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Multi-Core and Parallel Programming: Is the Sky Falling?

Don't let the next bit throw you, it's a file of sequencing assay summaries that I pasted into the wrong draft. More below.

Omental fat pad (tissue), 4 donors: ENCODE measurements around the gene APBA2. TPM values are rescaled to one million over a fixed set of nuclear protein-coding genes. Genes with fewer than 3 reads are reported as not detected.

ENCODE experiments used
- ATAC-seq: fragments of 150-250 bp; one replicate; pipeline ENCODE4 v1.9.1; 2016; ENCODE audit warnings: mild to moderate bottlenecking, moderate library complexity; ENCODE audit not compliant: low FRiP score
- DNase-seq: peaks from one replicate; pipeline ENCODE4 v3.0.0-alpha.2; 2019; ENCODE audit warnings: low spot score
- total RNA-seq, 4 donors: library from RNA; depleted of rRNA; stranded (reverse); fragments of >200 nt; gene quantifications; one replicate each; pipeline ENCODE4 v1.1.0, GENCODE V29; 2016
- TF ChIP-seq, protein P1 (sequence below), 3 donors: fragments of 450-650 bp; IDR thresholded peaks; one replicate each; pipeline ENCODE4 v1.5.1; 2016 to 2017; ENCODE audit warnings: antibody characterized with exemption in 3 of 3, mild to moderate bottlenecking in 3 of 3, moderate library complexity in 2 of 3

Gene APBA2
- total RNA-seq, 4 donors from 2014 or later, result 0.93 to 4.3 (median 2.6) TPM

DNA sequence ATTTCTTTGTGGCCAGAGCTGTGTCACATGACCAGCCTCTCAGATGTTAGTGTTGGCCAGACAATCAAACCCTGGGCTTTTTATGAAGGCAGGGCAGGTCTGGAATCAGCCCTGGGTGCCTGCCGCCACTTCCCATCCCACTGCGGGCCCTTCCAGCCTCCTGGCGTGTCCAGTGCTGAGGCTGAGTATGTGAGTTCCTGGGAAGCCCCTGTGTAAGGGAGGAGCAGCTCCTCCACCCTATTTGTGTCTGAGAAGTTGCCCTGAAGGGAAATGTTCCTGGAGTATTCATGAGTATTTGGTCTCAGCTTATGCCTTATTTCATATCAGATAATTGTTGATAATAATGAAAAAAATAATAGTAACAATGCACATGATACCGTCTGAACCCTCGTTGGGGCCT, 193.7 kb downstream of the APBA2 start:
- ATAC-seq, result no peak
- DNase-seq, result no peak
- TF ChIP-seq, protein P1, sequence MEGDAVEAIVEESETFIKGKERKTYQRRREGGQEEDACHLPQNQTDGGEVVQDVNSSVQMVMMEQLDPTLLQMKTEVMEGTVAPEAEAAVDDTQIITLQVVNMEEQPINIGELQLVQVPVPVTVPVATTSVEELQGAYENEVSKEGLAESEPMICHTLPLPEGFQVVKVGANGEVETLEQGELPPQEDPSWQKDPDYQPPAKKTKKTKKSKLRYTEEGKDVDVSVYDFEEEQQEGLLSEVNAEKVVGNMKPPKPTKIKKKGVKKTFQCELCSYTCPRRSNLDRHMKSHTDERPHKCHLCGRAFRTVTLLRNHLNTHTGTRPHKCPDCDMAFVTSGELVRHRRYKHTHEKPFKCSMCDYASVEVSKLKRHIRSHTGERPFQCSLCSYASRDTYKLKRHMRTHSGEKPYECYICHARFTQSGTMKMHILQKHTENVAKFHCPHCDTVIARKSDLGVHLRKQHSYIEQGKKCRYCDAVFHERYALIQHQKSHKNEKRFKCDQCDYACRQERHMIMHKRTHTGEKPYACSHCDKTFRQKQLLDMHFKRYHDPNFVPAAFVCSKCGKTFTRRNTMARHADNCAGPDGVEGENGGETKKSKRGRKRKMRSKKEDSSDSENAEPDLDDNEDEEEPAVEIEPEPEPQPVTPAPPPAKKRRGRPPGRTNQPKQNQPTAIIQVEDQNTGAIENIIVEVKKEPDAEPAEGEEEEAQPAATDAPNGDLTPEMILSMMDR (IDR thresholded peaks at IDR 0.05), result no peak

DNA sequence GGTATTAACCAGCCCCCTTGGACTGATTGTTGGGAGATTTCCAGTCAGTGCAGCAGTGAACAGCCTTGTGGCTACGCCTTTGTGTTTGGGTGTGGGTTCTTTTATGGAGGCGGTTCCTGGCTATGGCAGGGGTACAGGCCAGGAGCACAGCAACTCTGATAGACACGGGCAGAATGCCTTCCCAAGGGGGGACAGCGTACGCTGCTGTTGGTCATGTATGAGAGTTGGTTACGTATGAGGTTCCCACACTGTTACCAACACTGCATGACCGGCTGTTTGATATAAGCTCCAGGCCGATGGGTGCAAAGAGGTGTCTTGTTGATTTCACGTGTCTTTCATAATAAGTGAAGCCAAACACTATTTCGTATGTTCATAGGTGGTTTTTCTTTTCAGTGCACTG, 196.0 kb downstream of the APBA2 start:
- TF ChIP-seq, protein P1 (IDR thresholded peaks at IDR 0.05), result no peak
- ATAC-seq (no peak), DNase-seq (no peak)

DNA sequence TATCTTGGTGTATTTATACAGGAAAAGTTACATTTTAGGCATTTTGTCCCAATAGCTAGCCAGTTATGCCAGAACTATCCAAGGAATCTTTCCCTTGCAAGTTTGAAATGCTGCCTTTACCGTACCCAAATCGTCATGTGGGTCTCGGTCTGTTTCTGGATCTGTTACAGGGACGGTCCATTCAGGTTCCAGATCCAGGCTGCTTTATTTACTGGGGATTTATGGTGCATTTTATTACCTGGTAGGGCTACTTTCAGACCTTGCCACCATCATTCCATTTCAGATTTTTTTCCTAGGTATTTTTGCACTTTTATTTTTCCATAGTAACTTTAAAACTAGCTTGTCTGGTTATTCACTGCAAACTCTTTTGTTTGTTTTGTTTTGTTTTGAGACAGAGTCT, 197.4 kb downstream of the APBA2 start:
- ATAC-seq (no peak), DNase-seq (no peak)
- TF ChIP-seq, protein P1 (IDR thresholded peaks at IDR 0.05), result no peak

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University of Illinois at Urbana-Champaign professor Marc Snir acknowledges that multicore parallelism is difficult, and this difficulty can give rise to divergent perspectives. One perspective is that parallel programming is inherently difficult, while another posits that from an intrinsic point of view parallel programming is not substantially tougher than sequential programming, and is impeded by a shortfall of sufficient languages, tools, and architectures. "In this alternative view, different practices, supported by the right infrastructure, can make parallel programming prevalent," Snir reasons. He notes that there are numerous classes of parallelism that are relatively simple to learn, which suggests that hard-to-comprehend code is the result of unstructured, unrestricted interaction between concurrent threads. Although research in languages, tools, hardware, libraries, compilers, and other areas is necessary to make parallel programming easier, Snir says the ultimate solution "will be one that brings together technologies from all these areas to bear on each other." This cannot happen incrementally or reactively, and what is required is interdisciplinary research and the internalization of the co-design concept. Snir says the mainstream systems community must be put into a mindset that sustains research where a clean system slate is an agreeable point of entry.

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